The veteran Italian takes a home turf pole in a damp Q2, with Acosta fifth and Foggia 14th…
Niccolo Antonelli (Avintia VR46 Academy) dominated in the damp at the Gran Premio Nolan del Made in Italy e dell’Emilia Romagna on Saturday, topping Q1 by 1.2 seconds and then slicing to the top in Q2 for an impressive pole position – and his first since 2019. He’s joined on the front row by Filip Salač (CarXpert PrüstelGP), six tenths down but taking second, with Riccardo Rossi (BOE Owlride) completing an all-KTM front row.
Championship leader Pedro Acosta (Red Bull KTM Ajo) put in a solid session to take fifth, the same grid position as the last race he won, the Styrian GP. For key rival Dennis Foggia (Leopard Racing) it seemed more of a disaster as he qualified P14… but his second to last win – the Aragon GP – was from that very same position, so it’s set up for a stunner on Sunday!
Q1 was damp and star-studded, with Antonelli one of the protagonists and ultimately topping the session too – by an incredible 1.2 seconds. That was ahead of Rossi, with John McPhee (Petronas Sprinta Racing), back on track despite struggling with illness, third and Jaume Masia (Red Bull KTM Ajo) fourth.
That leaves Romano Fenati (Sterilgarda Max Racing Team), who has previously dominated at Misano in the wet, missing the cut by just 0.019, and San Marino GP podium finisher Andrea Migno (Rivacold Snipers Team) was eighth. He’ll start well down the order, as will Tatsuki Suzuki (SIC58 Squadra Corse), who is a former polesitter and winner at the track but faller in Q1. Wildcard Mario Aji (Honda Team Asia) did a solid job to split the two veterans on his debut.
Jeremy Alcoba (Indonesian Racing Gresini Moto3) was the only other crasher after Suzuki, riders both ok.
After coming through Q1 with a 1.2s advantage, the Italian was straight down to business in the pole position battle and halfway through Q2, on a damp but drying track, Antonelli was 1.3s faster than Ayumu Sasaki (Red Bull KTM Tech3) – with the Japanese rider crashing unhurt at Turn 14 with six minutes to go. Salač then went P2 to cut Antonelli’s gap down to 0.8s, but the latter almost immediately extended his lead to 1.5 again.
With three minutes to go meanwhile, Foggia was P18 and last in the session. That was as Acosta shot up to P3, and although the points leader was shuffled down to fifth, Foggia could only move up to P14.
Antonelli, Salač and Rossi head up the grid, with rookie due Izan Guevara (Gaviota GASGAS Aspar Team) and Acosta in fourth and fifth. Masia went from Q1 to sixth, locking out the second row.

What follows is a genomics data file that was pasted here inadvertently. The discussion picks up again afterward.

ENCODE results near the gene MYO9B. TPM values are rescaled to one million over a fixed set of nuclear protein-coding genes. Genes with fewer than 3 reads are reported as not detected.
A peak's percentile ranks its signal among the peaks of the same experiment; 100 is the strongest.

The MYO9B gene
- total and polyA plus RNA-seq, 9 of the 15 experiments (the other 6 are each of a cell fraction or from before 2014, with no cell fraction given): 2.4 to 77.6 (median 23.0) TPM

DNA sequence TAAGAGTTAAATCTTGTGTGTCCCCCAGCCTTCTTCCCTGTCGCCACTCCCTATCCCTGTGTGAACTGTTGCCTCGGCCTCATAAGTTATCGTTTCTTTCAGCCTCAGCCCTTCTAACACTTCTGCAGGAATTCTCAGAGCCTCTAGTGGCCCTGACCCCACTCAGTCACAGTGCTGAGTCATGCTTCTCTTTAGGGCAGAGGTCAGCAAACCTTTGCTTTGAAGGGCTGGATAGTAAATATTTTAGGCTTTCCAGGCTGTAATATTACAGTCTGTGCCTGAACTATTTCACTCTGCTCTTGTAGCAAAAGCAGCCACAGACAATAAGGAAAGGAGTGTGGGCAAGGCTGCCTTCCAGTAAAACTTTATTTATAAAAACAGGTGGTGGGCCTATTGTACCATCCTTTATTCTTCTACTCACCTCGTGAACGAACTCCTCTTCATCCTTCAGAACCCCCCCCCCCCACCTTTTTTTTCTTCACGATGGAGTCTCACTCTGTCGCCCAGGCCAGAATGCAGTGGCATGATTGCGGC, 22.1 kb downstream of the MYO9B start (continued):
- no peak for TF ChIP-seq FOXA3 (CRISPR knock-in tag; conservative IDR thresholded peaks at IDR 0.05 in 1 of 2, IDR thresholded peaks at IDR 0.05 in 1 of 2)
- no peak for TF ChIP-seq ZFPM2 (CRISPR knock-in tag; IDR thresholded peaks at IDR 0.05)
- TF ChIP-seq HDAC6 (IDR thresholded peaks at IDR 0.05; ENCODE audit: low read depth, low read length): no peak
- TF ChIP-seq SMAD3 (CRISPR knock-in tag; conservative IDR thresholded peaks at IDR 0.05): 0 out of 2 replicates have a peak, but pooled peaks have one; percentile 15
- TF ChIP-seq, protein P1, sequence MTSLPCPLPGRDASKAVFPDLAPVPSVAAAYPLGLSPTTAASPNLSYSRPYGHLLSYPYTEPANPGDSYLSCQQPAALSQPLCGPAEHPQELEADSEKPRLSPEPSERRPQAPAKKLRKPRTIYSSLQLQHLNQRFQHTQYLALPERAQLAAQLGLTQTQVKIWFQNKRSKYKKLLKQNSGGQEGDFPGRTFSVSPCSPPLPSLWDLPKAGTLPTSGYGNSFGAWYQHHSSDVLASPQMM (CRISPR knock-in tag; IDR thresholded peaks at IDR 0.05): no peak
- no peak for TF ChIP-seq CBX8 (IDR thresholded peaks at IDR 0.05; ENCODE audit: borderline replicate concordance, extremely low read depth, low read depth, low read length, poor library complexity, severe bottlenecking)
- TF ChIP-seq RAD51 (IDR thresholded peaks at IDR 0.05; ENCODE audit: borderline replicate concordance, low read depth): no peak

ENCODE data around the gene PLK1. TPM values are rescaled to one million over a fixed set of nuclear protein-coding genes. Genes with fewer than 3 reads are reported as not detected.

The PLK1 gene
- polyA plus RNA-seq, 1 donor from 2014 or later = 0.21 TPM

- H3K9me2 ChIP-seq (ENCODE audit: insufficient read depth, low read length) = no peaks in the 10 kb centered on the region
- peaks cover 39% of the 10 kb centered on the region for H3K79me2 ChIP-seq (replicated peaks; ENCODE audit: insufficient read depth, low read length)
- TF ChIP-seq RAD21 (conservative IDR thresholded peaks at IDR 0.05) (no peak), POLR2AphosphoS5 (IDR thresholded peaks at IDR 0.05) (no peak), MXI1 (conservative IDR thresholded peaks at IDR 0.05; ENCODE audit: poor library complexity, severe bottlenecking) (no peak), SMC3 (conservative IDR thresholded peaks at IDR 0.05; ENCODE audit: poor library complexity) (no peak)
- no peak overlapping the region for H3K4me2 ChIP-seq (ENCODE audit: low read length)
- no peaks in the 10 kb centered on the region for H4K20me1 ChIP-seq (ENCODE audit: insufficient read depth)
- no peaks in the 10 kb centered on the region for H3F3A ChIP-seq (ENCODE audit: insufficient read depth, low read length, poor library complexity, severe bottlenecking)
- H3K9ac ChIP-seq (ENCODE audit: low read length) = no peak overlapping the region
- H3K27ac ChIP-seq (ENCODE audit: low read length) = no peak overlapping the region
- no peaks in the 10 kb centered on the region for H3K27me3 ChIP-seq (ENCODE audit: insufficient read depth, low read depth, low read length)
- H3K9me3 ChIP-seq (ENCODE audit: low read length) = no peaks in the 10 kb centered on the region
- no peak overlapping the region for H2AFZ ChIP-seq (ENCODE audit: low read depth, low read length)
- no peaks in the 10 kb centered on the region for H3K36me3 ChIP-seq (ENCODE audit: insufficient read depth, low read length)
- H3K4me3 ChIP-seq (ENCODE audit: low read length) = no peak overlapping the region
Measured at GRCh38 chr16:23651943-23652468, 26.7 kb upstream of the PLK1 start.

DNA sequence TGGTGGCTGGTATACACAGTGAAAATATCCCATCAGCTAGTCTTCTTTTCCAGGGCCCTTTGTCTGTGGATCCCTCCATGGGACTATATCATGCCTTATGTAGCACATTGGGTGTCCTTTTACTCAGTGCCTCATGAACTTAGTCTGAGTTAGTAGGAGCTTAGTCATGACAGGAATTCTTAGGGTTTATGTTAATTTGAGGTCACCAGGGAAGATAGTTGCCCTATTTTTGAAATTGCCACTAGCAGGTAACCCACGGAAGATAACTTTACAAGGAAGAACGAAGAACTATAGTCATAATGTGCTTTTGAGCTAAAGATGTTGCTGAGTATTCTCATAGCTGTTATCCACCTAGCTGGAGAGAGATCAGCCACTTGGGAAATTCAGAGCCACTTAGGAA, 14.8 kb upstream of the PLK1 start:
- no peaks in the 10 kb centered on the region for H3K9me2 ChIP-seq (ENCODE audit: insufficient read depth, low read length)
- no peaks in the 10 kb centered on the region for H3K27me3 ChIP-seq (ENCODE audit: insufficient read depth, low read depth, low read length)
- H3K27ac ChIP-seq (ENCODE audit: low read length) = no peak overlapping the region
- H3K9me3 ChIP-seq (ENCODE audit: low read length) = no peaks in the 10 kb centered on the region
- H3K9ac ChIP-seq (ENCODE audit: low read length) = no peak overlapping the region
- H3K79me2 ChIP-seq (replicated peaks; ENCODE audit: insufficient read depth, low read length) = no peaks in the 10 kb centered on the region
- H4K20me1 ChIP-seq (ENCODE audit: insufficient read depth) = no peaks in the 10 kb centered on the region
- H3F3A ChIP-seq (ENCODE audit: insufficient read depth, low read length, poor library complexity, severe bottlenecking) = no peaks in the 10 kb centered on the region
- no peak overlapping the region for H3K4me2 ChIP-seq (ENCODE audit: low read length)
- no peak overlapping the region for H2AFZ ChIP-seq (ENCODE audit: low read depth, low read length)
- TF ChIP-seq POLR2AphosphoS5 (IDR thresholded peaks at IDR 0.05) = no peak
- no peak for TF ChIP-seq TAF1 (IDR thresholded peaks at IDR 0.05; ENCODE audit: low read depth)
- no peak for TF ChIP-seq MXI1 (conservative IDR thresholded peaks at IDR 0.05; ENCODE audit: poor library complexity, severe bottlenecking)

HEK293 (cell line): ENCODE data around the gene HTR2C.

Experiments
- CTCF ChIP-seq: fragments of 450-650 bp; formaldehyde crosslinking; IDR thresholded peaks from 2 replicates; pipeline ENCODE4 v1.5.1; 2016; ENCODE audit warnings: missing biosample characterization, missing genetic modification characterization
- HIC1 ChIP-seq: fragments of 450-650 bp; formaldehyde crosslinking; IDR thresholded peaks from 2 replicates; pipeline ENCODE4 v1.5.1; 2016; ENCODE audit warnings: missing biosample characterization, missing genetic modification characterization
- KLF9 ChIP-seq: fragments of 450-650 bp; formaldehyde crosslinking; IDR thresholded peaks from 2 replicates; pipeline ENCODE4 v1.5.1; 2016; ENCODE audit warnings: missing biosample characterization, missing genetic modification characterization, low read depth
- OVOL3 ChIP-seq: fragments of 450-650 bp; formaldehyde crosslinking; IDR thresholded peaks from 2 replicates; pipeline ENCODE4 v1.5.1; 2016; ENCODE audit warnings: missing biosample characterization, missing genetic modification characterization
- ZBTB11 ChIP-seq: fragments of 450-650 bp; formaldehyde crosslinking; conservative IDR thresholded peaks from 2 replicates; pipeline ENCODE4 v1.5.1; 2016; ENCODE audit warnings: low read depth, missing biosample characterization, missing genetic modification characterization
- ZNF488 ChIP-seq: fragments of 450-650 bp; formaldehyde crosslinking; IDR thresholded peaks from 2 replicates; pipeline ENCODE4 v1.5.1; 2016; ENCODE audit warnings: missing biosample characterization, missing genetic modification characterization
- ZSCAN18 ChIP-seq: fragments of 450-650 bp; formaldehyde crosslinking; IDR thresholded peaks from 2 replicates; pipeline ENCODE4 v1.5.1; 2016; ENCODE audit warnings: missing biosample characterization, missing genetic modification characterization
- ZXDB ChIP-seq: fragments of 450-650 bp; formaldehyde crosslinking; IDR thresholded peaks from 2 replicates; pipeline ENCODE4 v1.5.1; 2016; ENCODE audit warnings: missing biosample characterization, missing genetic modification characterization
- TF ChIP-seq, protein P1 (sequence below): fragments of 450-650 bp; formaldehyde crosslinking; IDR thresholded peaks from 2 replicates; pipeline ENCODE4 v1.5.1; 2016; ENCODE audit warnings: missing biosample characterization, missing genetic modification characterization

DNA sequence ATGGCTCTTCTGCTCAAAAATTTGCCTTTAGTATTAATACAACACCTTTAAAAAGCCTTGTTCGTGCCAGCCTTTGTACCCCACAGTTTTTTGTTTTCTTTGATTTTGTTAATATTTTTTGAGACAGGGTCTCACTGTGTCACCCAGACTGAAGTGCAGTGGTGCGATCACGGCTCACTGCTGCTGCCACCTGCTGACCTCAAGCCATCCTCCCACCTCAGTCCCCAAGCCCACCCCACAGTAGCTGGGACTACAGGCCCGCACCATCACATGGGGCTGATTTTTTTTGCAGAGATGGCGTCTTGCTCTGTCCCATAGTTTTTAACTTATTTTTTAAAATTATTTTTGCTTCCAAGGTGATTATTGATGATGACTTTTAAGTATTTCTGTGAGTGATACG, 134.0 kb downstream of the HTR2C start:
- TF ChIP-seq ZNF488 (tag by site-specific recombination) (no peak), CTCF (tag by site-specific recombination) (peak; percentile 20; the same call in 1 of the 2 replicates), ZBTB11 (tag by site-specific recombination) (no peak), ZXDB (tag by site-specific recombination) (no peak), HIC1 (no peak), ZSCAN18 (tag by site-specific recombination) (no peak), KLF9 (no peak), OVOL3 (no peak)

Alberto Surra (Rivacold Snipers Team) heads Row 3 on well known turf for the rookie, with compatriot Stefano Nepa (BOE Owlride) alongside. Xavier Artigas (Leopard Racing), another impressive rookie and after topping FP3, starts P9.
Sasaki is tenth ahead of a good day for rookie Adrian Fernandez (Sterilgarda Max Racing Team), and they’re joined on Row 4 by McPhee.
Yuki Kunii (Honda Team Asia) is next up at the head of Row 5, and the Japanese rider has Foggia alongside. The San Marino GP winner and Championship challenger has some work to do on Sunday, although it should be dry and as aforementioned, he won from the same grid position at Aragon.
If Foggia wants to keep the title fight alive, he’ll have to gain at least a handful of places – but Acosta must win to take the crown anyway. Everything is in play on Sunday, so tune in at 11:00 (GMT +2) for the first pivotal title battle of the season.
Moto3™ Warm Up is now later, starting at 9:00.
Moto3™ top three
1 Nicccolo Antonelli – Avintia VR46 Academy – KTM – 1’48.563
2 Filip Salač – CarXpert PrüstelGP – KTM – +0.611
3 Riccardo Rossi – BOE Owlride – KTM – +0.717
Niccolo Antonelli: “When I started in the middling conditions I felt really good immediately. I felt the bike a lot, felt everything happening on the bike and felt in control. And I said to myself that when you feel like that, you have to get pole! I pushed every lap, and the laptime in Q1 was already good enough for pole in Q2, then I improved two tenths in Q2 and this was the pole position. I’ve very happy because it’s always important to start from pole, and always nice.”
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